BY Laura McLean-Ferris in Books | 28 SEP 22
Featured in
Issue 230

Laura McLean-Ferris on Laughter in Nuar Alsadir’s ‘Animal Joy’

In her new book, Animal Joy, poet and psychoanalyst Nuar Alsadir explores the role of the ‘inner clown’ in art and politics

BY Laura McLean-Ferris in Books | 28 SEP 22

My mother was the first person that I knew to attend clown school, around ten years ago, though there have been others since. There, she explained, each student had been put through a tough process to uncover their personal ‘inner clown’ – a part of themselves with its own distinct way of expressing the comedy of being a human. Memories of her anecdotes returned to me recently when I was experiencing a form of taut brittleness that I couldn’t seem to shake off, as though pandemic anxiety had left me with an inflexible carapace that I wanted help to crack and release myself from. Desiring to feel livelier and more expressive again, I considered returning to therapy – or, perhaps, enrolling in clown school? It was in the name of these freer aspects of selfhood that poet and psychoanalyst Nuar Alsadir attended clown school while writing Animal Joy (2022), a braided essay covering spontaneity, self-management and humour, which reads as an analysis of vibrancy itself.

Like my mother, Alsadir was schooled in the French clowning tradition devised by Jacques Lecoq, who developed the ‘inner clown’ model. Her training was underpinned by Philippe Gaulier’s working definition of beauty as ‘anyone in the grip of freedom or spontaneity’ (which sounds about as far from brittleness as it is possible to get). The presence of an ‘inner clown’ chimes with Alsadir’s understanding of psychoanalyst D.W. Winnicott’s theory from ‘Ego Distortion in Terms of True and False Self’ (1960), by which the ‘true self’ is the spontaneous, creative spirit that develops in the care of the parent he calls the ‘good-enough mother’, while the ‘false self’ is a protective armour fashioned by manners, protocols and social acceptability. By virtue of her psychoanalytic training, Alsadir is a great observer of when this false self takes over. In Animal Joy, she sees a lone woman slip on the ice in Manhattan and, before she can offer help, watches her break into loud performative laughter that is meant to push away shame or vulnerability, while paradoxically revealing it.

Nuar Alsadir, Animal Joy, 2022. Courtesy: Greywolf Press

Yet, what might ‘feels to some like a space of possibility’, Alsadir writes, ‘is experienced by others as an open abyss’. Drawing on the work of psychoanalyst Wilfred Bion, she outlines cultural phobias towards uncertainty by invoking the spectre of a ‘nasty hole’, a space-inducing horror vacui, which is accompanied by a threatening (rather than exciting) sense that anything can rush in to fill the void. Systematically refusing alternative worldviews, as do religious fundamentalists or paranoid conspiracy theorists, provides a sense of safety from this creeping abyss.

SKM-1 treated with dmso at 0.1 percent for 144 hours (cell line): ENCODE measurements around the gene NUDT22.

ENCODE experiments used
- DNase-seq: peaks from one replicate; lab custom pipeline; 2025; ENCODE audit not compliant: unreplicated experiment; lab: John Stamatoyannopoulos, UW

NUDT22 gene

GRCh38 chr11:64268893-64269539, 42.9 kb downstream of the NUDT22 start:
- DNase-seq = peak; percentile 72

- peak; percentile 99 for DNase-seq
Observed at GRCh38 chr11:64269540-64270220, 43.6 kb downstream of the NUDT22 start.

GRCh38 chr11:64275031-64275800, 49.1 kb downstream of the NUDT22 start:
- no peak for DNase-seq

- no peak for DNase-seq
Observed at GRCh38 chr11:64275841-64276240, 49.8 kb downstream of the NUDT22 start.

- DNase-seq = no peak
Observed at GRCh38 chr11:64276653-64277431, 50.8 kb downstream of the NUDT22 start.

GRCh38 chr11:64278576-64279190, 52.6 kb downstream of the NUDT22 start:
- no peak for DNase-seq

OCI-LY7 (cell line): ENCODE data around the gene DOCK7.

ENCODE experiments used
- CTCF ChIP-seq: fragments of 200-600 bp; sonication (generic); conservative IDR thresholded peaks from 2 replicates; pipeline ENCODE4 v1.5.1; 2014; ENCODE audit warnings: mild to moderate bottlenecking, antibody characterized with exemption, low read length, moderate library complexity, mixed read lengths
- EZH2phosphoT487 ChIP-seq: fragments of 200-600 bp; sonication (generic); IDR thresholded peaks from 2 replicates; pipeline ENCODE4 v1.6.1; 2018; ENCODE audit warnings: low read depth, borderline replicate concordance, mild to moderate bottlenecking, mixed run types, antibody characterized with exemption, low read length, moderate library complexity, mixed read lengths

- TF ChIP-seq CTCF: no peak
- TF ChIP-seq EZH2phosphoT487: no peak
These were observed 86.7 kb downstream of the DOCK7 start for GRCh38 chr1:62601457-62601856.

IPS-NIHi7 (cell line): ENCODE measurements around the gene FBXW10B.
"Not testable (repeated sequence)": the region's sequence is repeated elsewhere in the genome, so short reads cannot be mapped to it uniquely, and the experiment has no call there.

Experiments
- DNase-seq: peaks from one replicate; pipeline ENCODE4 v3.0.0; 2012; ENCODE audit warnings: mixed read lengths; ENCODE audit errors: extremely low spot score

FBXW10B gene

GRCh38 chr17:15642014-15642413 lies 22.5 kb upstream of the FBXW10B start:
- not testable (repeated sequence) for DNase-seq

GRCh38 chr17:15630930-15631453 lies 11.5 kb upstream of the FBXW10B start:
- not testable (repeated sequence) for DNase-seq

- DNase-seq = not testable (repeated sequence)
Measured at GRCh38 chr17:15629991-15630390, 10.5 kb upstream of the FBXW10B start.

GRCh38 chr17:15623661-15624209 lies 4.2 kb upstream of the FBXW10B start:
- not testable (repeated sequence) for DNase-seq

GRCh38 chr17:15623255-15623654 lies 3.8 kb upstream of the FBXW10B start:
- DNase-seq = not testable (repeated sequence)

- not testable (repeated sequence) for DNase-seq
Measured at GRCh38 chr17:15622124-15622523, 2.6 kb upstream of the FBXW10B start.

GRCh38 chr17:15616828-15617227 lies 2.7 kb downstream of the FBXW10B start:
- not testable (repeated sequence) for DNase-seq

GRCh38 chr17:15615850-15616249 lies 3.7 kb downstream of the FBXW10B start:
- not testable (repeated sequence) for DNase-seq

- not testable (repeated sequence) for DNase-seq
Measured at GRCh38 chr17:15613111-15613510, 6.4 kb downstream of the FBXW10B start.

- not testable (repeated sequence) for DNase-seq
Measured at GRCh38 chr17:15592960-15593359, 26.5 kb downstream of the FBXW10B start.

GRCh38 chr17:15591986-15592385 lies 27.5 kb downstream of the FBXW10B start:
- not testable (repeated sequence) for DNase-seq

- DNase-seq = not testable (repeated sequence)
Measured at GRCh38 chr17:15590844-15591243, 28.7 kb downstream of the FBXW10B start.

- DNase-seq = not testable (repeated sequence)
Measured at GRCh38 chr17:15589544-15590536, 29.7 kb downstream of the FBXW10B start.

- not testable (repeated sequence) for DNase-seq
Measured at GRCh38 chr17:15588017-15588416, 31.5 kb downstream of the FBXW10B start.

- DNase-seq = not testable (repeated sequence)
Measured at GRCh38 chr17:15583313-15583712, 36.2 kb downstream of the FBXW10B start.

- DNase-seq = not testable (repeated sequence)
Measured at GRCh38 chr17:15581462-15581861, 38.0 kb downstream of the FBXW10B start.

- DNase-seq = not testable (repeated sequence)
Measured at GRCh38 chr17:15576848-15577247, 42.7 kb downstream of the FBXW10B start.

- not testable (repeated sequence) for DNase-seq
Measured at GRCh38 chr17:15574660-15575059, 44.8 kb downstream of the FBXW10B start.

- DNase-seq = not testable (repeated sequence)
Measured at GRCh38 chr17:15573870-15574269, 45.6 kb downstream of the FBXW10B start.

A section at the centre of the book offers an analysis of humour relating to subconscious instincts – fear, power, shame – centring on former US President Donald Trump, and his bending of reality and truthfulness towards his own concerns, the way his sentences always rushed in to fill his gaping unknowns. It is as a poet, however, that Alsadir is most strikingly and originally connected to the issue of truth in language, and the possibility that one might write a ‘fake poem’ if the overmanaging false self is in the driving seat. Such formulaic works, Alsadir suggests, are guided by that which is already successful, by reason disconnected from spirit.

We have all seen art or read poetry that appears to be engineered towards success, without being connected to the hot pulse of life. While we know there can be no workable laws for how art should be made, we can say that it is better to spend time with the ‘nasty hole’ rather than fill it out of fear with formulaic product or pre-digested garbage. It’s the same risky spot that clowns, jesters and fools have occupied across centuries as a way of getting at truth, giving them an electric presence before an audience. Alsadir recounts an anecdote in which dancer and choreographer Martha Graham counselled her younger fellow practitioner Agnes de Mille on understanding the uniqueness of her own work: ‘It is not your business to determine how good it is nor how valuable nor how it compares with other expressions. It is your business to keep it yours clearly and directly, to keep the channel open.’ De Mille asks how she can be satisfied with her work. Graham tells her that there is never satisfaction, ‘only a queer divine dissatisfaction, a blessed unrest that keeps us marching and makes us more alive than the others’.

This article first appeared in frieze issue 230 with the headline ‘Electric Presence’.

Animal Joy is available from Nightboat Books in the US and Fitzcarraldo in the UK.

Main image: Nuar Alsadir. Photograph: Grace Yu

Laura McLean-Ferris is a writer and curator based in Turin, Italy. Her work has appeared in publications including 4Columns, Artforum, ArtReview, Flash Art and Mousse.